In a way that I really can’t explain, there’s something reassuring about this teeny little kitten just hanging out with mom and dad that always makes me feel a little bit better and more reassured. This is especially true now that I am now in Maryland and can’t stop in to see the flowers or speak with them as much as I had when I lived in New Hampshire. 

As mom had always loved planting flowers in the cemetery, we left a few bulbs thinking no one would really notice and when they came up, they would help shade the kitten that was watching over them. It was the perfect plan. And yes, I thought of leaving a Christmas tree with blinking lights but even I know that there needs to be a little dash of tact when dealing with the “things to leave at the cemetery” issue. 

So this week, my brother went to meet with our accountant and stopped into the cemetery to check on things (as instructed by me, his neurotic sister, who wanted to make sure the cat was okay and the box of greens left at Christmas had been moved so the flowers could come up in time for Spring). 

But today, he called me to say there was a huge sign posted at the entrance to the cemetery that said that on April 10th they were going to remove everything from the cemetery except for flags for veterans. This news made me a little apoplectic – not only because of our guardian kitten but because I still haven’t heard from the person responsible for making sure there is a flag in the cemetery for dad on veterans day and Memorial Day.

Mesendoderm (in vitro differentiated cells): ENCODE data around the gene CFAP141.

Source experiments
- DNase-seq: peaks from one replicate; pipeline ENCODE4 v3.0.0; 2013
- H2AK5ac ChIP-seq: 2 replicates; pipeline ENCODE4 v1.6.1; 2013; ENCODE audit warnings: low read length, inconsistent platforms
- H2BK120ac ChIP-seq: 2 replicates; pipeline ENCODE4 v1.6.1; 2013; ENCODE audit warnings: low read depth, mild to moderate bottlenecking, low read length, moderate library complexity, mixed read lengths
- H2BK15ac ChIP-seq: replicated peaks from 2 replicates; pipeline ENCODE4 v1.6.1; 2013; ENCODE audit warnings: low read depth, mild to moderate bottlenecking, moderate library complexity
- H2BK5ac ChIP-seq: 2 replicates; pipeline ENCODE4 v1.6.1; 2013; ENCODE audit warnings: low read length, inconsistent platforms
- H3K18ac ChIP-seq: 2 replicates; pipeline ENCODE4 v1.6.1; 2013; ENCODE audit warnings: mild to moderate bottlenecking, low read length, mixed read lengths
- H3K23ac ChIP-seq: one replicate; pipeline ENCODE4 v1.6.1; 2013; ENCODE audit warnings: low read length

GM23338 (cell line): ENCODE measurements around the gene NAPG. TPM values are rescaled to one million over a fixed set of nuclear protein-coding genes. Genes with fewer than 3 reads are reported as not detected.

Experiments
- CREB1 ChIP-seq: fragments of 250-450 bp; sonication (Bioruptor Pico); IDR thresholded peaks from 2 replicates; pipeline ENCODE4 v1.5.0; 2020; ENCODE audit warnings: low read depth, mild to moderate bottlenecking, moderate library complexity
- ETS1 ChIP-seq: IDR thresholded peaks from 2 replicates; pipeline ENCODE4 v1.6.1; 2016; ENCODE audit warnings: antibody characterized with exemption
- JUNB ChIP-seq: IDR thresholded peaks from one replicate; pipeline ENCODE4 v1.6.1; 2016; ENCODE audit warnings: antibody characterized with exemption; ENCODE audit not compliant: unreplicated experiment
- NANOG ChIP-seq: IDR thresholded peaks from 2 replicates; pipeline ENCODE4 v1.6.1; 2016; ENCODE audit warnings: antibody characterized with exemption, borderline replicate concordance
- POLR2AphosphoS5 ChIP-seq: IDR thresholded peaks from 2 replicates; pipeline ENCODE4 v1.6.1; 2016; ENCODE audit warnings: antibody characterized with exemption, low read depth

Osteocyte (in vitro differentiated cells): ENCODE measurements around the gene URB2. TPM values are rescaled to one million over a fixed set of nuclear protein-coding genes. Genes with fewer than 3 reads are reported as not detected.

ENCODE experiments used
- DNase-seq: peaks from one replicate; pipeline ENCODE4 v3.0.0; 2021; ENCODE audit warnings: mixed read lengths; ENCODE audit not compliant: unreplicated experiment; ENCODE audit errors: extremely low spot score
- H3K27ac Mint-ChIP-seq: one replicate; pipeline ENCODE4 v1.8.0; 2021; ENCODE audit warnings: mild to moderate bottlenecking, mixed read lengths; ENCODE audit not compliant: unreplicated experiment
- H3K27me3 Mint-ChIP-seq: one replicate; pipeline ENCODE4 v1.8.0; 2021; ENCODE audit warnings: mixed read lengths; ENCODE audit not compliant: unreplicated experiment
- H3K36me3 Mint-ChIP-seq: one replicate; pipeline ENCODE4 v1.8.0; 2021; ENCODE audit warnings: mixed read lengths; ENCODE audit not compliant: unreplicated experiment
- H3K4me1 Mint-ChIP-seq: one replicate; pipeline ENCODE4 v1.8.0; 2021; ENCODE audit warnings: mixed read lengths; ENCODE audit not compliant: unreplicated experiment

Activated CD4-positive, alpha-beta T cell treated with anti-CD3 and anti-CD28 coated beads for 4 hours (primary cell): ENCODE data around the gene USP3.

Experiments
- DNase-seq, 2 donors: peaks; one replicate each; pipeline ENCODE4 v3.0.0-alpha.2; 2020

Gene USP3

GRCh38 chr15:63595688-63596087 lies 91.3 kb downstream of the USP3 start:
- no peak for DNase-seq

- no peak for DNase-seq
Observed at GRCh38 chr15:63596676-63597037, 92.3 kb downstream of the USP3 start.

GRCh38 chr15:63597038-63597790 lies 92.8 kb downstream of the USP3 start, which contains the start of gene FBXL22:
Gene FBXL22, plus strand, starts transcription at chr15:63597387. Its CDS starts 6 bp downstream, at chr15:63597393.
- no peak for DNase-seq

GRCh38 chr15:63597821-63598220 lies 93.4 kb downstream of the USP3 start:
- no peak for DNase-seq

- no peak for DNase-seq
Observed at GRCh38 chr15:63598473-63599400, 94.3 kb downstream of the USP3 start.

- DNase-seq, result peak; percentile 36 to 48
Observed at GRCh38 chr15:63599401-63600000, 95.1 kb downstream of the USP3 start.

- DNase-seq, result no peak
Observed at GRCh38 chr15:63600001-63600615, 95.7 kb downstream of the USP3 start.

Anyhoo – Luckily my brother noticed the sign and called me with his report.

“Don’t worry, I’ve got the cat!!” he said.

It was funny in that he also realized the importance and significance of its presence at the cemetery. It’s like “if anyone in our family is anywhere, there must always be a cat”. “I’m taking it with me to Florida” he said “its not like it’s going to take up a lot of extra room in my luggage”. 

“You should probably give it a little bath” I told him.

“Already did” he said. We both were reassured our little guardian kitten would stay with us instead of being absconded by someone removing everything from the cemetery.


Sometimes when I go to the cemetery I can almost hear mom: “you know we’re not here right?” – which I understand. But there’s something about having an access point that’s a little more tangible than a prayer or a quiet walk on a beach. 

Maybe that was the point of it all – to get families out of the cemetery and talking to each other instead of standing in a cold, quiet New England church yard staring at a slate tombstone.  Now if I want to see the cat I have to go to Florida to see Scott and Trey (his Maine Coon cat). 

But there’s something about the transition of our “watch cat” that has disrupted my true north.